Although the FSF tends to be far too kind, the fact is copyright law doesnt work that way. They are still on the hook for infringement already committed - or at least could be, if the copyright holders want to pursue it.

      • by sabre86 (730704)
        It's GNU Go, I believe FSF holds to the copyright to it.

        --sabre86
      • Apple or the people that published it in the store?

        I vote the people.

      • If I publish a book with copyrighted material in it without permission to do so and Barnes and Nobles sells that book, who is accountable for the copyright violation?

        Why do you think Apple should be treated any differently?
        • by Arker (91948)
          What if you do have permission to do so, under certain conditions, but then Barnes and Nobles who are beyond your control violate those conditions? Hmmm?
    • Re: (Score:3, Interesting)

      by UnknowingFool (672806)
      Considering whoever created it violated the same Apple Developer's Agreement that FSF has issues with, Apple can just pull the App without much legal entanglement.

      3.1(e) For the purposes of Schedule 1(if applicable), You represent and warrant that You own or control the necessary rights in order to appoint Apple and Apple Subsidiaries as Your worldwide agent for the delivery of Your Licensed Applications, and that the fulfillment of such appointment by Apple and Apple Subsidiaries shall not violate or infri

      • Re: (Score:3, Insightful)

        by Rockoon (1252108)
        Do you really think that they should be able to get away with copyright infringement via a contract that does not involving the rights holder?

        Well then I have a contract with John Cantbefound who has been installing software and media on my computer for years. In the contract he specifies that he will not put material that I do not have rights to use onto my computer.
        • by UnknowingFool (672806) on Wednesday May 26, 2010 @05:12PM (#32353370)

          Do you really think that they should be able to get away with copyright infringement via a contract that does not involving the rights holder?

          Huh? The first part quoted says in legalese the the developer affirms that the submitted code is owned or controlled by the developer and that the distribution of the code does not violate the rights of any third party. The second part covers FOSS software namely that the developer will not do what he/she did in this particular case. That does get Apple off the hook. It's basic contract law.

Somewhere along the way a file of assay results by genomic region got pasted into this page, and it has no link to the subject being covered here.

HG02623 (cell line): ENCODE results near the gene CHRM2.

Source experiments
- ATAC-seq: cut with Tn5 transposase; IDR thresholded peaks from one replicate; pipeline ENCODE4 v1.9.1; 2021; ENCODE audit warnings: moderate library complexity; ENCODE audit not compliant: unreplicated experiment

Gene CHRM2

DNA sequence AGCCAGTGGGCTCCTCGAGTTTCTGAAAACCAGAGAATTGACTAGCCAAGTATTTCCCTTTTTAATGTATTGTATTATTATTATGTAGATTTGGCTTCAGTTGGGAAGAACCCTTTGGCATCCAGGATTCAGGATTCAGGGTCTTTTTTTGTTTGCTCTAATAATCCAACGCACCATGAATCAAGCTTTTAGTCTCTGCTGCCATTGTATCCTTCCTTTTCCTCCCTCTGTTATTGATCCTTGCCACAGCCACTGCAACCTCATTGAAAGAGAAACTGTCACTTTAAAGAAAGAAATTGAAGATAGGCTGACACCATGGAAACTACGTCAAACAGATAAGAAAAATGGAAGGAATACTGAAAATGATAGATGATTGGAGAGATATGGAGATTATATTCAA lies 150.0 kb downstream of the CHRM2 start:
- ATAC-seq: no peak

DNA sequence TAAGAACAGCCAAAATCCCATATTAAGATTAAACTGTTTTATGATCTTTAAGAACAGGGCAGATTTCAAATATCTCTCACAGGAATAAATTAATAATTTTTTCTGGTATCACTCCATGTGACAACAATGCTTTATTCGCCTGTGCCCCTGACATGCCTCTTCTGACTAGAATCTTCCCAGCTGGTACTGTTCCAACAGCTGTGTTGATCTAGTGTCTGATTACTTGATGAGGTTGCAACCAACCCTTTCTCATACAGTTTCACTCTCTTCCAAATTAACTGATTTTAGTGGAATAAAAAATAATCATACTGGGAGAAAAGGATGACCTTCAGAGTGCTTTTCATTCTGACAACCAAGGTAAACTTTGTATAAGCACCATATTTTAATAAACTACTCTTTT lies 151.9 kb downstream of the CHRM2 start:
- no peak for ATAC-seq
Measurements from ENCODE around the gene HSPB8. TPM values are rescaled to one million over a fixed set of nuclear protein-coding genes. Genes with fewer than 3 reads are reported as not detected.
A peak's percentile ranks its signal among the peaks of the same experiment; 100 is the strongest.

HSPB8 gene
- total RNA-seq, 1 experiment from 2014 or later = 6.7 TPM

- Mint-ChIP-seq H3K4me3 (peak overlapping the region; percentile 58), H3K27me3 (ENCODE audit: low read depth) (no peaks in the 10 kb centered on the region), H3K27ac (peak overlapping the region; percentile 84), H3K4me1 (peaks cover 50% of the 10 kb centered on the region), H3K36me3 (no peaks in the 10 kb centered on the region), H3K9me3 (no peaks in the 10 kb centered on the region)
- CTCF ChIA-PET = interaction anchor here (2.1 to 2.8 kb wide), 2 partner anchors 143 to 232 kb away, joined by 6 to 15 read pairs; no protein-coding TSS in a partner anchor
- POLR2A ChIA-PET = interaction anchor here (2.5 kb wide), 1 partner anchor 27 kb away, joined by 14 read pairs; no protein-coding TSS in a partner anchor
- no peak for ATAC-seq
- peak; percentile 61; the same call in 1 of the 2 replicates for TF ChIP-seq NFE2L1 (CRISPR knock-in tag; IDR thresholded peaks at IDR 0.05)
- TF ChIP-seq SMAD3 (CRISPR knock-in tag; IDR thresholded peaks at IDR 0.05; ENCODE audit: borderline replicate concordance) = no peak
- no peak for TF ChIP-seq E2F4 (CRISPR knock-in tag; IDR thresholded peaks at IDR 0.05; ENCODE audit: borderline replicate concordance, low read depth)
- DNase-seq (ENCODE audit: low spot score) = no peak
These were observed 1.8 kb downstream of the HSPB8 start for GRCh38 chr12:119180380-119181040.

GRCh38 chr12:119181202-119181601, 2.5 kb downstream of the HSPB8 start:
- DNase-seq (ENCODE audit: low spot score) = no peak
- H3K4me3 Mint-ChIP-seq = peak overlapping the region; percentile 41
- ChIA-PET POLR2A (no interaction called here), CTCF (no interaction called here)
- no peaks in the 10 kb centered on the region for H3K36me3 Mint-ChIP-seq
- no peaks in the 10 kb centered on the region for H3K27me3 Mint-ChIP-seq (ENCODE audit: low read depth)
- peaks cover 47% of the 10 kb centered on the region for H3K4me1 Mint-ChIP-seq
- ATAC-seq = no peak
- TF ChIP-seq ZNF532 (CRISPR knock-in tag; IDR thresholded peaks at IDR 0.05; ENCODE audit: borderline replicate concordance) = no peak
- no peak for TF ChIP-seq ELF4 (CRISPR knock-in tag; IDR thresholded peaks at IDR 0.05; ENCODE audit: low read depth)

As an analogy, suppose you sell me a car but I don't have all the money. Under the sales agreement I provide you with a monthly payment until the full amount is settled. Then later I found out you stole the car. The agreement is void as you didn't have rights to sell the car. I don't have to pay you any monthly payment and if I am not obligated to return the car to you if I return the car to the local authorities. Can I be charged by the police with stolen property? No, because I believe you were the rightful owner and I complied with the law on stolen property.

      • by hedwards (940851) on Wednesday May 26, 2010 @04:41PM (#32352956)
        Regardless of what the agreement might say, Apple is still on the hook for infringement. Considering the level of vetting that they give to applications going in and the number that have been blocked due to non-obvious problems, they're not going to be able to plead ignorance.
    • If I were Apple, I would just pull the app and call it done. Why bother mucking around with the GPL and the like? Why run the risk of having to deal with demands for access, etc?

      That's probably what they will do, but you never know. More apps in the app store means more happy customers and may lead to more iPhone sales. Apple is a pretty OSS savvy company and knows the value of cooperation with the open source community. They also happen to have a lot of OSS geeks working there. It is possible Apple will take the harder, but more conciliatory approach of adding a license clause to exempt GPL software from the no-redistribution clause and in so doing open the way for GPL code to mak